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According to the developer documentation jquery plugins are supposed to have only one namespace for all functions they make available. Which is straight forward as long as you only expose a single function per context (static/element).

(function($){

    var

    state_a = 0,

    $.myplugin = function(in_options) {
      // static
      return this;
    }

    $.fn.myplugin = function(in_options) {
      // element
      return this;
    }

})(jQuery);

This makes calls like this possible:

$("elem").myplugin(options);
jQuery.myplugin(options);

What's the best approach if you have more than one function and need to share state? I would like to call into my plugin like this:

$("elem").myplugin.start(options);
$("elem").myplugin.stop();
jQuery.myplugin.start(options);
jQuery.myplugin.stop();
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3 Answers 3

up vote 5 down vote accepted

I've used arguments.callee before:

(function ($) {
    $.fn.pagination = function (options) {
        var defaults = {
        };
        options = $.extend(defaults, options);

        var object = $(this);

        arguments.callee.updatePaging = function () {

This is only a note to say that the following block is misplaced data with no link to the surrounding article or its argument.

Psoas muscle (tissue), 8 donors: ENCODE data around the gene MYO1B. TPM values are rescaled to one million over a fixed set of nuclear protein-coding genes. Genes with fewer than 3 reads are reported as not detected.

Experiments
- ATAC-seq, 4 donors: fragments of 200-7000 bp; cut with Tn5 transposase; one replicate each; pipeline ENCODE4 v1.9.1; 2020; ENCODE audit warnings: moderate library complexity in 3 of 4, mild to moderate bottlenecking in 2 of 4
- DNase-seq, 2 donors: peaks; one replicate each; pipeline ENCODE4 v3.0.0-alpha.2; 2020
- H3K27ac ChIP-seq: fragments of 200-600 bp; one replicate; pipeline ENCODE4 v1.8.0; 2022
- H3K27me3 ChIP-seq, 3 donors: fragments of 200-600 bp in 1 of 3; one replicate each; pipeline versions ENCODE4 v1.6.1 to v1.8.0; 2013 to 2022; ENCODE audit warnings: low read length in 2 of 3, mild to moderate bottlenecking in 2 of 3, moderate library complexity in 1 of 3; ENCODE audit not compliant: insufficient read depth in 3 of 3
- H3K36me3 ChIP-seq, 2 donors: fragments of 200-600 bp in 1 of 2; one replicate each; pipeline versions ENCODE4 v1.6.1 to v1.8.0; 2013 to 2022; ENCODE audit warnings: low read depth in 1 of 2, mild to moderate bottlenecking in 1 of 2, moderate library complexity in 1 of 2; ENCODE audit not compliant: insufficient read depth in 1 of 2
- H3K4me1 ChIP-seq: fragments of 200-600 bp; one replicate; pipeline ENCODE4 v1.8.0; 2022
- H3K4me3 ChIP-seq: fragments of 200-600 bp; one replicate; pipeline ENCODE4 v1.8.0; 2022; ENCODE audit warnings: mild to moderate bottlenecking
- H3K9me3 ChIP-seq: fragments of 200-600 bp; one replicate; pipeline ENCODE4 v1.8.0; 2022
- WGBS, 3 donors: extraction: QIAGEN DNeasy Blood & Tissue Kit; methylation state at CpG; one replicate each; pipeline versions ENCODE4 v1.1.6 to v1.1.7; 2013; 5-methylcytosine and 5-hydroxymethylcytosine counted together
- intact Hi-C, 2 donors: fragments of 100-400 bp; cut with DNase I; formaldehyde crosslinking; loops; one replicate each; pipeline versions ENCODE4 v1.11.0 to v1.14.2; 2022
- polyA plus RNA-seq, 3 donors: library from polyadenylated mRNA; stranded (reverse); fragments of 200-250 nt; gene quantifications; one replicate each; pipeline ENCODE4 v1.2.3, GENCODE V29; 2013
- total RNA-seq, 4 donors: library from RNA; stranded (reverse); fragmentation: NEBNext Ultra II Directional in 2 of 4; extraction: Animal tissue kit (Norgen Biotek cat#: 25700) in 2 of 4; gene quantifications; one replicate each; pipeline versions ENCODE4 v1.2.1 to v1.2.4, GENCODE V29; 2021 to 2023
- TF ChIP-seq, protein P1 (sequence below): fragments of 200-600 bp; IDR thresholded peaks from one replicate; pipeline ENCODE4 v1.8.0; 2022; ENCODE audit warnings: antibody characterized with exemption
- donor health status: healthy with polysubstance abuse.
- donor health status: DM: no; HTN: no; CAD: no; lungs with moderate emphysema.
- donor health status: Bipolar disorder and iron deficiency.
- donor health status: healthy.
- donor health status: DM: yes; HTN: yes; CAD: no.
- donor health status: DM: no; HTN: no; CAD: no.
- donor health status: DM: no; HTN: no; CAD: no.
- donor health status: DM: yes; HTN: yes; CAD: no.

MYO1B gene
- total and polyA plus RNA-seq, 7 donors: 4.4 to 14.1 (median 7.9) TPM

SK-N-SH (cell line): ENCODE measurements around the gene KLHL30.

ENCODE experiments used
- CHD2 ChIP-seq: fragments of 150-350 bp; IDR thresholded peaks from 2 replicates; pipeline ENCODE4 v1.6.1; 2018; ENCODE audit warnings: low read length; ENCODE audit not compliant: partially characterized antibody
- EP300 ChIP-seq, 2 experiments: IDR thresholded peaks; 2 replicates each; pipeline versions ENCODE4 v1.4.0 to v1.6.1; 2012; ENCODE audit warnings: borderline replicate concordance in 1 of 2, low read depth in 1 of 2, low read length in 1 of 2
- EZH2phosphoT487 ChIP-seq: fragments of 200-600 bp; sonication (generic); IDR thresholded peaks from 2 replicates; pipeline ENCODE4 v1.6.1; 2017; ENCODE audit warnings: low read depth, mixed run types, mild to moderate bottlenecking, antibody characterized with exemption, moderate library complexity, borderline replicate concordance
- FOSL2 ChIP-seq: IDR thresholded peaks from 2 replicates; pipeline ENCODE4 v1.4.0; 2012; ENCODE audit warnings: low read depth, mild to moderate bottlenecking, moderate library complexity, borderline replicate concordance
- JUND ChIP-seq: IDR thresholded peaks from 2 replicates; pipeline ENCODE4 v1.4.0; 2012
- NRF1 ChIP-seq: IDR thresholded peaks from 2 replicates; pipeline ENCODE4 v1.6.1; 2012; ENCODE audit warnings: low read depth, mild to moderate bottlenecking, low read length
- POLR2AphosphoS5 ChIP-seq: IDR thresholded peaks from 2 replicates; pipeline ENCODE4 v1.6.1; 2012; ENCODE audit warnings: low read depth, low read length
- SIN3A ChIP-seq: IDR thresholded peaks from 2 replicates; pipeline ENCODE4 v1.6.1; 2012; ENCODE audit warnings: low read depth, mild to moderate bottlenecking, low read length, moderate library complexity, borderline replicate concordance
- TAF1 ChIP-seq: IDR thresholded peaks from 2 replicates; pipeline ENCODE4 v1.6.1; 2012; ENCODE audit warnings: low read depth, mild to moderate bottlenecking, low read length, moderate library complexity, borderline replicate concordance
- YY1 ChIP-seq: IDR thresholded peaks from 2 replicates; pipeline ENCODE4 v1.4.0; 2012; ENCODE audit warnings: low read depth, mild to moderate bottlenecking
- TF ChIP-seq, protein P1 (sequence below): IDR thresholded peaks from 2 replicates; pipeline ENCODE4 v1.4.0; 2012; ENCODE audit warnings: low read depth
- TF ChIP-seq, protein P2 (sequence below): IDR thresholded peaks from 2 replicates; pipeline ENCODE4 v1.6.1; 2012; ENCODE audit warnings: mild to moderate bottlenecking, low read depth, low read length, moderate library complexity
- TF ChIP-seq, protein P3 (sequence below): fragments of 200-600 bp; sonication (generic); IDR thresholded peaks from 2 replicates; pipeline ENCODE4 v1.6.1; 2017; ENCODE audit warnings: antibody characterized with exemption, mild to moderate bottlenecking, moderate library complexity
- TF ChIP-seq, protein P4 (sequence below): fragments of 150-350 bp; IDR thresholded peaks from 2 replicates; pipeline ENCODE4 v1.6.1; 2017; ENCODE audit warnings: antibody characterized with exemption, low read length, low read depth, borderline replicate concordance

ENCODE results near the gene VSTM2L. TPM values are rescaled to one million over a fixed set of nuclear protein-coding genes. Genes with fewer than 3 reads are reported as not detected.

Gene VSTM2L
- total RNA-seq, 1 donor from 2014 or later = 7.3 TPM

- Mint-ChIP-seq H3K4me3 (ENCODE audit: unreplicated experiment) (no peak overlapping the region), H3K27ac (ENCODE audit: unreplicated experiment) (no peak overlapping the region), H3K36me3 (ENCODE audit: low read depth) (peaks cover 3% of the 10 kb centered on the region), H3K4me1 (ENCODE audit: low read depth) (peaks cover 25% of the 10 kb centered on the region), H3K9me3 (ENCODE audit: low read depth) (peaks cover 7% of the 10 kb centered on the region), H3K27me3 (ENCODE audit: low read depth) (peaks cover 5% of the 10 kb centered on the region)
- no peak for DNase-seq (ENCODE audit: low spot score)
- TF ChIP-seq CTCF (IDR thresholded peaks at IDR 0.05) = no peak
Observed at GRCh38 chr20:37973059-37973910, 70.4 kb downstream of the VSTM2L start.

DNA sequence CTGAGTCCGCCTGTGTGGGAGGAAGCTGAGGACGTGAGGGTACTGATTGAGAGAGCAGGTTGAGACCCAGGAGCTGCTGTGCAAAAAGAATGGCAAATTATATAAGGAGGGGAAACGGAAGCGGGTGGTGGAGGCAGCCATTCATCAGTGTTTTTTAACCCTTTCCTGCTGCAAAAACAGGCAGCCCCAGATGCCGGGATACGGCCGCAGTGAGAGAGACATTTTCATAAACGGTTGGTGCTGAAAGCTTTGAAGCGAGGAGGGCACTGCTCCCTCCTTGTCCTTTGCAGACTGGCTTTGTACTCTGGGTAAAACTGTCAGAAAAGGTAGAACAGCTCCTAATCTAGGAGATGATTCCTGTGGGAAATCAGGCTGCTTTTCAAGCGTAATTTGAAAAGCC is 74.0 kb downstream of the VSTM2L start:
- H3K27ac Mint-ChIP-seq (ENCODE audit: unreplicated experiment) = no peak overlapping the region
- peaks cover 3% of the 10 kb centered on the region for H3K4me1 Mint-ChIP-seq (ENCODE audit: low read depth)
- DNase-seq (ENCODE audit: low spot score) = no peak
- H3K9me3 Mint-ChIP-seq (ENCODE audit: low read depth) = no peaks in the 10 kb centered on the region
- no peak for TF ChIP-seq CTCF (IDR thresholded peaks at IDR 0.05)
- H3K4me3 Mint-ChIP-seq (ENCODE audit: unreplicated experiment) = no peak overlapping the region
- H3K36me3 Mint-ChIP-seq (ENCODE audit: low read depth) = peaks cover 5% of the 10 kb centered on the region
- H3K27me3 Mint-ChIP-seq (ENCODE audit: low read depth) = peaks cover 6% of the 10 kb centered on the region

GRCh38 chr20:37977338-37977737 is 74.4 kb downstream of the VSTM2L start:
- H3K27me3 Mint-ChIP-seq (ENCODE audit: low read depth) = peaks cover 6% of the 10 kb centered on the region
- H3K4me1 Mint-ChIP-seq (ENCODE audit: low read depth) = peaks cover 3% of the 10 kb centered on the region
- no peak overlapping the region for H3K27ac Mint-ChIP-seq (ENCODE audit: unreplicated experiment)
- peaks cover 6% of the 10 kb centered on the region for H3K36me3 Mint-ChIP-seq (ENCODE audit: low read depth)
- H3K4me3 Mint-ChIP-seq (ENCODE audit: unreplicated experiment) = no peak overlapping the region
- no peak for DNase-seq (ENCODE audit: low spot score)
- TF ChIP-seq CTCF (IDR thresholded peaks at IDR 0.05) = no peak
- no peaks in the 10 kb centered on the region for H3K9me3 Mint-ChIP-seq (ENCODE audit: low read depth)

//do stuff
        };
    });

Then, on your page:

    var pagination = $("#pagination");
    pagination.pagination();
    pagination.pagination.updatePaging();
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Exactly what I was after. Perfect! Thanks! –  tcurdt Apr 13 '10 at 12:19

jQuery plugins tend to use a string parameter for different functions:

$(...).myplugin('start', options);
$(...).myplugin('stop');

I can't think of an easy way to use the syntax you would like to use, since having an extra property inbetween will make this point to something else than the jQuery object with the selected elements. Personally I find using a string parameter to completely change what the function does somewhat ugly too. $(...).myplugin().function() would be doable, but likely not as efficiently as just using that string parameter.

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This is explained well in the docs: http://docs.jquery.com/Plugins/Authoring#Namespacing

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